When You Preach Be Honest About Fathers in the Bible

After having preached on Father’s Day and listened over the years to Father’s Day sermons, and in view of our cultural moment, we must be honest that we are hard pressed to find perfect fathers in the Bible. Jacob was a trickster, David was an adulterer, and Paul was single—but fathered many churches.

In many ways the reality of uneven biblical father models is comforting because it reminds us that we can’t force the realities of the text into a mold that is shaped by a preconceived perfect family shape. Biblical lives were messy. Our lives are messy. Yet the biblical men and women of the past have the same hope that we have today—a God who is Father of the fatherless, a God who is Father over all.

When you Pray, Remember the Fatherless

Often pastoral prayers reveal an ideal family situation that rarely reflects the composition of one’s congregation. When leading in prayers not only for Father’s Day but also throughout the year, consider well your words.

“We thank God for our fathers,” may seem innocent enough. Try not to allow your prayers to ooze with sentimentality. Sure, I can thank God that my father gave me birth, but I wrestle with the rest.

One way to approach prayer is to acknowledge that even though one’s earthly father might have been the cause of disappointment or difficulty or disgrace in a person’s life, we can find encouragement in recognizing God as our Father—the most honored and best Father of them all.

When Jesus taught his disciples to pray, he called them to address God as Father. He told his followers, “This is how you should pray: ‘Our Father in heaven …’” (Matt. 6:9). Our Lord set a precedent for those who have fathers and all the fatherless, for we have a perfect heavenly Father who knows what we need. Keep in mind the fatherless when you pray.

A Father to the Fatherless

The psalmist reminds us that the Lord is “a father to the fatherless, a defender of widows, is God in his holy dwelling” (Ps. 68:5). This is a truth that many of us embrace—and has deep meaning for us. I came to realize that although my earthly father was wanting, my heavenly Father has everything I need.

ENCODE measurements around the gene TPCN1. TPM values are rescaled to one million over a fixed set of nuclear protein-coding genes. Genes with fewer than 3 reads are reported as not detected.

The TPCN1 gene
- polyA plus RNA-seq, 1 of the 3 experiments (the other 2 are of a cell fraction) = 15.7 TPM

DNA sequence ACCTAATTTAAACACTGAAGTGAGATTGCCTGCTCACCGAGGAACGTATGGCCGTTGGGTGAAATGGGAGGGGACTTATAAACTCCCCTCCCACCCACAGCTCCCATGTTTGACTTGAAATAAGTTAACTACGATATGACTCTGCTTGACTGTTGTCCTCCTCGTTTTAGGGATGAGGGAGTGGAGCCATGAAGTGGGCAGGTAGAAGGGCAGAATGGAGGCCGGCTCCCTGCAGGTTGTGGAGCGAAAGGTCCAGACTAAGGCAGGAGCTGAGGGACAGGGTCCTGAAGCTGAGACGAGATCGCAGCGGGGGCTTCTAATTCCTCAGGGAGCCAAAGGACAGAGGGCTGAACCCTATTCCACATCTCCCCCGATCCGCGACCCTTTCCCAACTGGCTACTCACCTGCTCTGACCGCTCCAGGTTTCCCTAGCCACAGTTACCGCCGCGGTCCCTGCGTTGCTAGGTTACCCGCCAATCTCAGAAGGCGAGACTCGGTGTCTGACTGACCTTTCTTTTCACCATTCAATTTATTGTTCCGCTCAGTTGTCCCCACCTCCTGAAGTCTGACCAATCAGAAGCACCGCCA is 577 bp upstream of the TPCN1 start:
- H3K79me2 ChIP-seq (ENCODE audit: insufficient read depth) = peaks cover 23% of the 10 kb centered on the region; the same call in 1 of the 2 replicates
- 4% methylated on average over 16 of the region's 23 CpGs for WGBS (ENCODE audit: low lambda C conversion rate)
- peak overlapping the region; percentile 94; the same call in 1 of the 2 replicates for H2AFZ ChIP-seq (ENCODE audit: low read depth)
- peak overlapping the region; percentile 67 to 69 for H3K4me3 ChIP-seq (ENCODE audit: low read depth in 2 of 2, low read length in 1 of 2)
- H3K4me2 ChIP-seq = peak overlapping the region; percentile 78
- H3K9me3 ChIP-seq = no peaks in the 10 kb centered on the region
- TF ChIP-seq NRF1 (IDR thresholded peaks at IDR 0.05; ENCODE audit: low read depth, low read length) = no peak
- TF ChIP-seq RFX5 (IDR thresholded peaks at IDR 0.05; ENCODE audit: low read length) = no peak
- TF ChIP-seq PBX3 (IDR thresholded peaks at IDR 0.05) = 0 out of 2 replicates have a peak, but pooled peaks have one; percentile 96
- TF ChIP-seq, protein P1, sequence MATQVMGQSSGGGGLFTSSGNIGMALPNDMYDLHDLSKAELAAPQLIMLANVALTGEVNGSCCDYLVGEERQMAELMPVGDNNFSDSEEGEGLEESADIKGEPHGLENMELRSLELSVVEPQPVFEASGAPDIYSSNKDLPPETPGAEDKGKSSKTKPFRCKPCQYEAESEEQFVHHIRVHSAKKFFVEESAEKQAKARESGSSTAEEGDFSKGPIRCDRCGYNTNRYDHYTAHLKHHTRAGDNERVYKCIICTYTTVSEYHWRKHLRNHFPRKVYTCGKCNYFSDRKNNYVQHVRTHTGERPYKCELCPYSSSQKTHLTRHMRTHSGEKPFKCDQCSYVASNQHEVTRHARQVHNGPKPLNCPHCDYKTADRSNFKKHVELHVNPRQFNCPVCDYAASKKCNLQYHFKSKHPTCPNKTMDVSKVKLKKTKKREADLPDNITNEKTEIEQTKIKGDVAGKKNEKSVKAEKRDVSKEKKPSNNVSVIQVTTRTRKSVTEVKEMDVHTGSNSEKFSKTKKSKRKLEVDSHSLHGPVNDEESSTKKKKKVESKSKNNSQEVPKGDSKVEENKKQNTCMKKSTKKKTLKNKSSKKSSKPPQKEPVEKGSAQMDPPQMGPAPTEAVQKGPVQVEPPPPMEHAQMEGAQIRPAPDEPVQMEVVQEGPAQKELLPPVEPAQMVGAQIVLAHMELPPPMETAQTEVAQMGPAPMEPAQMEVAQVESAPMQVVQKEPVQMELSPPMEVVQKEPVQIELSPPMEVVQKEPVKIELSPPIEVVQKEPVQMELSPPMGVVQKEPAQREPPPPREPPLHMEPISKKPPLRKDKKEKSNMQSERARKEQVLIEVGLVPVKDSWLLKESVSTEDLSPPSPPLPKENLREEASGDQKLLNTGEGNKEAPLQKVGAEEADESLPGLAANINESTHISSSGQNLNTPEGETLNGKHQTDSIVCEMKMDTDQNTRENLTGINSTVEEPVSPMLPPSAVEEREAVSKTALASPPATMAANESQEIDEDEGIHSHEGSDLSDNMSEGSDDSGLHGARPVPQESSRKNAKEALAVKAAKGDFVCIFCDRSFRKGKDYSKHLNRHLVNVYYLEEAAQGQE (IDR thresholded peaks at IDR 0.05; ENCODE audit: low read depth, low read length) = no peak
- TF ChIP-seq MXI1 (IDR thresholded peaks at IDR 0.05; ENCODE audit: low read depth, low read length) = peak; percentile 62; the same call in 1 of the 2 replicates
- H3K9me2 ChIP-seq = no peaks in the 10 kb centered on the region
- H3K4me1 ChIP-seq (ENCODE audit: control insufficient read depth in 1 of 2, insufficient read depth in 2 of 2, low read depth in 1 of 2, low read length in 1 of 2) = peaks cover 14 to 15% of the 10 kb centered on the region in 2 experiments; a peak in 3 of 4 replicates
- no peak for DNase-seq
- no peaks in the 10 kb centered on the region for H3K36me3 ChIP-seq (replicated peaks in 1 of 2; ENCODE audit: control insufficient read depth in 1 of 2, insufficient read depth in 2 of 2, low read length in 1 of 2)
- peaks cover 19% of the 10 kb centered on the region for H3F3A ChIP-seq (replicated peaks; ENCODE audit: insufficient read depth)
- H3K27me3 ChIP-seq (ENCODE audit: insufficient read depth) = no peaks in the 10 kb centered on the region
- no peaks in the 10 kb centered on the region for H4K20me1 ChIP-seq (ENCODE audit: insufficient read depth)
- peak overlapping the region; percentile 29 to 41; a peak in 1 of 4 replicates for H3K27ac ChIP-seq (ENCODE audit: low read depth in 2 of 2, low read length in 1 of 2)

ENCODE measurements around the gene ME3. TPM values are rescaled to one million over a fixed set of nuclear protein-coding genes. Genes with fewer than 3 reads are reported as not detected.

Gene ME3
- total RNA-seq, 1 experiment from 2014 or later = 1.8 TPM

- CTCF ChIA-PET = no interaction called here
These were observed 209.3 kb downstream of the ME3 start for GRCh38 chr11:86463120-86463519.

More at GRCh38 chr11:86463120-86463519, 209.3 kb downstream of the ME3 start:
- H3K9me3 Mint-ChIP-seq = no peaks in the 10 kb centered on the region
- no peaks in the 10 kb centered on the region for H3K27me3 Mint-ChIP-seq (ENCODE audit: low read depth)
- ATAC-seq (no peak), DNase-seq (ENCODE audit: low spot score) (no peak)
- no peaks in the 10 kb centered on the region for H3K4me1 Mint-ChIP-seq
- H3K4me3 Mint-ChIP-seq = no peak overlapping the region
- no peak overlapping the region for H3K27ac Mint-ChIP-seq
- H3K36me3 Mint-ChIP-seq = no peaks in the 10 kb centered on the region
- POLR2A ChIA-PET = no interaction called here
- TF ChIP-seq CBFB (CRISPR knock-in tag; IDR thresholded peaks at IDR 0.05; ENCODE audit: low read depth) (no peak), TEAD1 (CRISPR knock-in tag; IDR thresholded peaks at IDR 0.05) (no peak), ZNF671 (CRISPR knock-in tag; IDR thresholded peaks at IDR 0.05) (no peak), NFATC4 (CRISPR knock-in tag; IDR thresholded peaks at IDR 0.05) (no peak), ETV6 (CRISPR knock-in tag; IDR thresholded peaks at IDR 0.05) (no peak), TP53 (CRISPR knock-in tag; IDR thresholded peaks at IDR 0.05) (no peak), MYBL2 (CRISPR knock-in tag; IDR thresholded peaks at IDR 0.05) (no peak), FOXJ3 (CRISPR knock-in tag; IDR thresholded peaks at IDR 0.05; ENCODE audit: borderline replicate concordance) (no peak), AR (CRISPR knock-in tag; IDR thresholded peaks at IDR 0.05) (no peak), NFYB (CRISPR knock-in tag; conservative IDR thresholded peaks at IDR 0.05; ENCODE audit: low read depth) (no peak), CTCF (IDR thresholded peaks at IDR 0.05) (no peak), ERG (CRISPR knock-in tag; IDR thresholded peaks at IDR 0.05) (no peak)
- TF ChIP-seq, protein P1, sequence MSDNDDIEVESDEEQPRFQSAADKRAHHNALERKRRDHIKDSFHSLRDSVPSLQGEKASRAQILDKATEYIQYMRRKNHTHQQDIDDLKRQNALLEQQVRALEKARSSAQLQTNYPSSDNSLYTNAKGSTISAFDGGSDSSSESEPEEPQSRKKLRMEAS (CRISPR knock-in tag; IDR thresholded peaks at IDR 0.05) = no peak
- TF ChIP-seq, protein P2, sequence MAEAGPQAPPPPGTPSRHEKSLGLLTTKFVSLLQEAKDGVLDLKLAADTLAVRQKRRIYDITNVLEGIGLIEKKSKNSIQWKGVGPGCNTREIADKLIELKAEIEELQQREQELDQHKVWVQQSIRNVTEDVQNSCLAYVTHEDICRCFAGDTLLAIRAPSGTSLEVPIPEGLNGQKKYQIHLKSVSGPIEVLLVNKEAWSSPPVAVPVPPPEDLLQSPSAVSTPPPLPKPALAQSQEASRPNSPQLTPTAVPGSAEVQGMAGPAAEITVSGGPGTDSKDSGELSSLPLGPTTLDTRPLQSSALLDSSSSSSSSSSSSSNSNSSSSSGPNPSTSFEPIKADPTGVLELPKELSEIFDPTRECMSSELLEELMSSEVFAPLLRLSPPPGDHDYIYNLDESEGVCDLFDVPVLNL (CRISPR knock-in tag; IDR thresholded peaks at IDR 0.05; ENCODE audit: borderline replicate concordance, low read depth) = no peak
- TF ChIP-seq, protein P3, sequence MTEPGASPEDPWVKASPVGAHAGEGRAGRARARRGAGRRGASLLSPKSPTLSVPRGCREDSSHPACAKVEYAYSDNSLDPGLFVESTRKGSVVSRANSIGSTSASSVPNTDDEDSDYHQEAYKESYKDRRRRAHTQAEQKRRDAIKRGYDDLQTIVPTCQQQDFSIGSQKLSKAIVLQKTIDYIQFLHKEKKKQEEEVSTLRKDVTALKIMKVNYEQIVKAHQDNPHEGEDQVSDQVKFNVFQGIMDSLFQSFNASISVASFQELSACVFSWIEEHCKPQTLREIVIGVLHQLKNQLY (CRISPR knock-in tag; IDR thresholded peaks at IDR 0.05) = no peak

How was this displayed in my life? That country Baptist church I mentioned at the beginning of this article had several men in it who were like a father to me, and the Lord added to that legacy with other men who since then mentored me, loved me, taught me, like one of their sons. They demonstrated my heavenly Father’s love. Put another way, the characteristics of my heavenly Father were in these men whom the Lord used in my life to father me, for which I’m eternally grateful.

There was the elderly turkey farmer Dale who taught me what a Christian marriage was like. Jim demonstrated a love for family. And then there was the factory worker Dave who modeled for me a love for God’s Word. Pastor LeVan led me to Christ and showed me how to be a pastor. Later, Ken Swetland shaped Christ in me in countless ways, as did Haddon Robinson. God the Father’s fingerprints are all over me through fathers like them.

The model of these fathers and the priority of discipleship led me to mentor men and women. Some of them, too, are fatherless in one way or another. Even though I’ve not had the privilege of fathering children, I’ve had the pleasure of loving these men and women, hopefully shaping them in their character and their love for Christ. Although Father’s Day might be a bit awkward for me, I have spiritual sons and daughters into whom I’ve poured my life. And that has made all the difference. Every time I stand to preach, I’m reminded to preach to the fatherless.

Scott M. Gibson is the Professor of Preaching and holder of the David E. Garland Chair of Preaching at Baylor University/Truett Seminary in Waco, Texas. He also served as the Haddon W. Robinson Professor of Preaching and Ministry at Gordon-Conwell Theological Seminary in South Hamilton, Massachusetts, where he was on faculty for twenty-seven years.